The job is not as easy as it would seem. Most councils issue guidelines to follow, such as;-

  1. Street or road names must not be blasphemous or offensive. – Take care with this one because in today’s multi- cultural society what is innocent to some people is offensive to others.
  2. Street and road names must not be confusing. – You can’t have ‘X’ or ‘Y’ street because it does not mean anything.
  3. Street or road names must not be living people’s names especially politicians. – Some ‘in memory’ names such as Brian Clough Way are acceptable.
  4. Street and road names must not be duplicated in the same area. Post Codes do help to a certain extent.

I can’t wait for ’Coronavirus Close’ to pop up somewhere when the crisis is over.

I had a problem on one occasion when the street name proposed happened to be that of a gang land leader on an estate, the police objected fearing social unrest would result.

House numbers can also be a problem. No one wants number 13 or 666.

We have also had some humorous experiences, for example one particular resident on a new estate took exception to the allocated street names, so he proceeded to remove all the road signs and replace them with some of his own choice. He was gently advised that his actions were in fact illegal and he would be charged for the cost of replacing them.

We also had one developer who wished to used cartoon characters as a theme for the new estate; – imagine Donald Duck or Mr Blobby Avenue?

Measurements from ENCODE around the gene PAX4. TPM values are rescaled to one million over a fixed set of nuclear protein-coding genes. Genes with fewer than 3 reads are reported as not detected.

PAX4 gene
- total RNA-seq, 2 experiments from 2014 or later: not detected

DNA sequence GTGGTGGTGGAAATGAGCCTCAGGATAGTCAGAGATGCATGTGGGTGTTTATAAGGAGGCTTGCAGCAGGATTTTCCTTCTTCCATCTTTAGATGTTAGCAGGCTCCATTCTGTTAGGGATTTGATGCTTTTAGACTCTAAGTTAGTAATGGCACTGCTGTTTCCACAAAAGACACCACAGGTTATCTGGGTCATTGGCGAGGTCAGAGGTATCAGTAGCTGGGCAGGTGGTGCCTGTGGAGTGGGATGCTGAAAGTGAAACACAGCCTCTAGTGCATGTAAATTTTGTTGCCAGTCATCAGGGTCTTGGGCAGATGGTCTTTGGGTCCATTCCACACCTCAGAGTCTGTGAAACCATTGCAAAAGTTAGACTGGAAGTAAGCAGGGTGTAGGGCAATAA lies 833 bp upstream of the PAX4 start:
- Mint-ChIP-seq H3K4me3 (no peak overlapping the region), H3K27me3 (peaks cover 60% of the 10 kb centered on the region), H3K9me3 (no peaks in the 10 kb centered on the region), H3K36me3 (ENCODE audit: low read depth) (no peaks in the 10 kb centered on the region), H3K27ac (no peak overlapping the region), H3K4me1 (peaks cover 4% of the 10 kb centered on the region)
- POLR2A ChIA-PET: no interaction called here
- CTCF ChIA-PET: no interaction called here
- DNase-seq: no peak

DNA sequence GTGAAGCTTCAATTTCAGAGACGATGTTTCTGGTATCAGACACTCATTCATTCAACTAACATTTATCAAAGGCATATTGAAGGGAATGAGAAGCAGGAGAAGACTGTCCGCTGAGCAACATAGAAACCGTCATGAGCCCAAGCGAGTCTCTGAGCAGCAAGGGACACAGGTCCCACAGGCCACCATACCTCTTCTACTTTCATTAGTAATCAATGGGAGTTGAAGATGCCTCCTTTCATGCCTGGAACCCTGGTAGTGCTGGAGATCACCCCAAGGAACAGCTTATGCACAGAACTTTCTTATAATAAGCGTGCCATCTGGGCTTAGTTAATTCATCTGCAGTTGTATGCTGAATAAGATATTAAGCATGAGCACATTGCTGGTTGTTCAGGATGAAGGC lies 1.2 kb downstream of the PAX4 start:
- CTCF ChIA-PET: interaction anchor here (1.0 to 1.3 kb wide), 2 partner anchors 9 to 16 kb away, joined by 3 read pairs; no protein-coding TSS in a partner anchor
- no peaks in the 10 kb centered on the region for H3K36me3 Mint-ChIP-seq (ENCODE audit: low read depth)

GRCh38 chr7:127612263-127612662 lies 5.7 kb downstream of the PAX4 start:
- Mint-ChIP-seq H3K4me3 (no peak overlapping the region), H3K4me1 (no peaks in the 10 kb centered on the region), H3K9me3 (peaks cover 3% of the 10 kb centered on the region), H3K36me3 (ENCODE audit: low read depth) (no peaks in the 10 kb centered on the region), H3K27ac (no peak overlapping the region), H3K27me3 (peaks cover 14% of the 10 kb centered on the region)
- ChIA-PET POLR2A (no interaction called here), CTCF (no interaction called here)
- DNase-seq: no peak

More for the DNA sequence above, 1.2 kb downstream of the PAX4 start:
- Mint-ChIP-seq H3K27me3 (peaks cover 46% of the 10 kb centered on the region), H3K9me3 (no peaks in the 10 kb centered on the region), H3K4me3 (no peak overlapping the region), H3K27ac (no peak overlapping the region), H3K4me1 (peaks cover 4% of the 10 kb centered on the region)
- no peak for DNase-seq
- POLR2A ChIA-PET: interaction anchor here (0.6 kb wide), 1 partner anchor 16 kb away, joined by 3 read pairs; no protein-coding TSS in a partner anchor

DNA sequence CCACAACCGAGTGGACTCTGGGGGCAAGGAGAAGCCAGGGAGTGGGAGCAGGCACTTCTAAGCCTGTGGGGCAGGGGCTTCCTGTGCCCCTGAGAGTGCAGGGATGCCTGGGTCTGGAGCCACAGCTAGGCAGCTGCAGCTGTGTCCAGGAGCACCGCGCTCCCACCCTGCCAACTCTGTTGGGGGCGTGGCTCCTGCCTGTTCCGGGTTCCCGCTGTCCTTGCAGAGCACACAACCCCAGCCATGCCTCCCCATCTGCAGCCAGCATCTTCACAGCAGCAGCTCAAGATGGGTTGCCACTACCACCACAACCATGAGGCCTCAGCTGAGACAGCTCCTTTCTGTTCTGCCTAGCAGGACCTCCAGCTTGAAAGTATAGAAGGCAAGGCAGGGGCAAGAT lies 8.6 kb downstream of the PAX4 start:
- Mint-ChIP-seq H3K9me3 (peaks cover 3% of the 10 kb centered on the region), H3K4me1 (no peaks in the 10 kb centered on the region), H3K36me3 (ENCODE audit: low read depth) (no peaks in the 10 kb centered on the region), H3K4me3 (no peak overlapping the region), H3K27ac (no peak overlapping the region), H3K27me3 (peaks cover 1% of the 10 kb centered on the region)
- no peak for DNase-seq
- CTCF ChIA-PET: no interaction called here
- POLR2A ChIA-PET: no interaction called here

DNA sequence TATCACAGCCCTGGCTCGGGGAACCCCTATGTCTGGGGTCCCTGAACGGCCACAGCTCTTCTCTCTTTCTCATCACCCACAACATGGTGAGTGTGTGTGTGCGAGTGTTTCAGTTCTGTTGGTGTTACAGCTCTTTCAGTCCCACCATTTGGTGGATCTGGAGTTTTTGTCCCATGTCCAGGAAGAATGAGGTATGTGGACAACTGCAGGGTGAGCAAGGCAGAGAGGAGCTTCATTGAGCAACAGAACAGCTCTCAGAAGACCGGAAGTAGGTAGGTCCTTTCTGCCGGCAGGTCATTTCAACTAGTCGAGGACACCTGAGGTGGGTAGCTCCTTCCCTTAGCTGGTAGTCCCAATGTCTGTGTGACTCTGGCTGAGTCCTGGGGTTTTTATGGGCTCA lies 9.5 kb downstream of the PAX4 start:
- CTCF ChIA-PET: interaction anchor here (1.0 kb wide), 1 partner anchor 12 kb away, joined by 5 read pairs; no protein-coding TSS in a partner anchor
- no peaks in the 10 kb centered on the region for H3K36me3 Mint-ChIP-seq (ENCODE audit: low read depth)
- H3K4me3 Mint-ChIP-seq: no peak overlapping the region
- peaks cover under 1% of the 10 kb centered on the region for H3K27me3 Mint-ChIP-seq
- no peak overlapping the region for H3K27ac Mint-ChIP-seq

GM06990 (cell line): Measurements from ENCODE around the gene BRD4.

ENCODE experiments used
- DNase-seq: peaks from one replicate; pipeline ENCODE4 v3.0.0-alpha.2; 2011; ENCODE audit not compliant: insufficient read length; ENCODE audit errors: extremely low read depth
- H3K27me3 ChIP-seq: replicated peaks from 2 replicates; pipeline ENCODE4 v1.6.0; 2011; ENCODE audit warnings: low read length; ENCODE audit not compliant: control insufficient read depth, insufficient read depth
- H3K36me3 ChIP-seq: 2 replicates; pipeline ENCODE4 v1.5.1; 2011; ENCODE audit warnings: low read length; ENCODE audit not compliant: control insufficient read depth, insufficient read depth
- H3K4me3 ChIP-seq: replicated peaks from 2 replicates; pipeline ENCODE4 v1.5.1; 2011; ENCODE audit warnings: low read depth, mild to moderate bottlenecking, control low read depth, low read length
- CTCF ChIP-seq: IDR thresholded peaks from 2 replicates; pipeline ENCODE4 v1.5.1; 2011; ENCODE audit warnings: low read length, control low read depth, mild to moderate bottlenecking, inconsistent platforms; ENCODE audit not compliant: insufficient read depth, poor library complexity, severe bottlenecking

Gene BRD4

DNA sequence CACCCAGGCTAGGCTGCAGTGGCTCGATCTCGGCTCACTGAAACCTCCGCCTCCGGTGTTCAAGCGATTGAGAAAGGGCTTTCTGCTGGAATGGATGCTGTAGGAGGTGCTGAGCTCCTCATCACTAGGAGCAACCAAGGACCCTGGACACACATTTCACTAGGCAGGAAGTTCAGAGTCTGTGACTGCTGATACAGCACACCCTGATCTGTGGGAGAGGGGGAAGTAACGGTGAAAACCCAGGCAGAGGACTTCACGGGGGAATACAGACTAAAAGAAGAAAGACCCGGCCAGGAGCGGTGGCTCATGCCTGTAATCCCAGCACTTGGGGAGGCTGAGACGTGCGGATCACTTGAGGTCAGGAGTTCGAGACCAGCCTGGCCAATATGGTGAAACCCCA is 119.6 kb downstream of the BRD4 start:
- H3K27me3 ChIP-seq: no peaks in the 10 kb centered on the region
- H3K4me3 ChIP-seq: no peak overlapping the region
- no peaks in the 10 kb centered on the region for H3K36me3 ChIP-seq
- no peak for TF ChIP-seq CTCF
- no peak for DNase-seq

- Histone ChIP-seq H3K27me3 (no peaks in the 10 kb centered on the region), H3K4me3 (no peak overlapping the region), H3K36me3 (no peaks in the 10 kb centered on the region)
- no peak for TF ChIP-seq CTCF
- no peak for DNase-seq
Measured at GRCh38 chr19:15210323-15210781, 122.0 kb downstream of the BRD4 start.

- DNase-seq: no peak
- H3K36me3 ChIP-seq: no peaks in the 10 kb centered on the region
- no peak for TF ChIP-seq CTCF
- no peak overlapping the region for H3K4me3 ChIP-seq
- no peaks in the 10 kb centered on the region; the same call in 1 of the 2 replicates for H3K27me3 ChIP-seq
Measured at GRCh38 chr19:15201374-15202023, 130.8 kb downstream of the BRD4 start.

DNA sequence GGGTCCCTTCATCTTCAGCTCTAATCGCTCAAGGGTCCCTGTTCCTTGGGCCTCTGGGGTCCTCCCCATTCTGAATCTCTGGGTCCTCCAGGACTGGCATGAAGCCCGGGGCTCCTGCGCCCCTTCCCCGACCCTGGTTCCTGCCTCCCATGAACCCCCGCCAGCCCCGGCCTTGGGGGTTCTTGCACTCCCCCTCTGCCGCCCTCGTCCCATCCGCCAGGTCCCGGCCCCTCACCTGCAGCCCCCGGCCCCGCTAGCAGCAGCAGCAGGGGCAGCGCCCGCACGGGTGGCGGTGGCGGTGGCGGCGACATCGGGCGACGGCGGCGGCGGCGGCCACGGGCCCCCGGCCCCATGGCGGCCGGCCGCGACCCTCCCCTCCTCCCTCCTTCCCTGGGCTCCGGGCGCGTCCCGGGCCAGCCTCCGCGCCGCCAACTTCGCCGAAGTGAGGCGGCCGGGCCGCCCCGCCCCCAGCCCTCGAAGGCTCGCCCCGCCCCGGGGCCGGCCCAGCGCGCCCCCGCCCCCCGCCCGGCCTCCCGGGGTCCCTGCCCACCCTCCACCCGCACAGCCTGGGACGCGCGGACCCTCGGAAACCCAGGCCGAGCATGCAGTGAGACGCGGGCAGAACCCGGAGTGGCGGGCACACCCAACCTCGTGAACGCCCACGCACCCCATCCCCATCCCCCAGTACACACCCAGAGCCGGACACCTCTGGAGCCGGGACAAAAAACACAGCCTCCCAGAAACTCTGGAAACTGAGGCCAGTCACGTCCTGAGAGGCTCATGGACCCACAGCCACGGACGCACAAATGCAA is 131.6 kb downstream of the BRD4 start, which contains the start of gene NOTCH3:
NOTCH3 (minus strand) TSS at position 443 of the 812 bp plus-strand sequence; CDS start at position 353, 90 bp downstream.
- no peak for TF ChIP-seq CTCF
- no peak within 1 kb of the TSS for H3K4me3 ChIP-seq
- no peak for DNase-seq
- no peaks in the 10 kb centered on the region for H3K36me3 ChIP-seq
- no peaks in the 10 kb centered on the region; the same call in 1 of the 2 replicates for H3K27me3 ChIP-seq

Historically road names can give us a clue as to their origin; Bakehouse Road suggests a bakery in the past, similarly Blacksmith Yard or Sadlergate. We even had one resident who complained about his garden being constantly flooded, his address was Riverside View.

Themed names are popular for new housing developments and when you are out for a walk to get your exercise during this crisis, take a note of the street names and try to identify the theme.

Of course street names and numbers are not specific to the UK and they apply across the world. They are part of our identity, how many times are we asked for our name date of birth and address, the three pieces of identification that are specific to ourselves.

In the scriptures our attention is drawn to the importance of some road names and their significance.

Damascus Road is associated with the conversion of Paul, and we often refer to our own meeting with Christ to be our Damascus Road experience.

Straight Street, being the place where Paul was led to wait for Ananias, the persecutor being led by the hand of the persecuted.

Emmaus Road, where the two disciples walked with Jesus, not realising that it was him. They received comfort and hope from his teaching as they walked.

The road from Jerusalem to Jericho was the chosen place for the Good Samaritan to demonstrate his love and caring for his fellow man, beaten and robbed by thieves.

Golgotha was the place where Jesus died to save us all.

Disclaimer; – I have been out of the legislation limelight for over ten years now and while the Town Clauses Improvement Act 1847 was still on the statute books when I retired, I accept no responsibility for it being repealed since that time without anyone telling me or asking my permission.            

Derek T.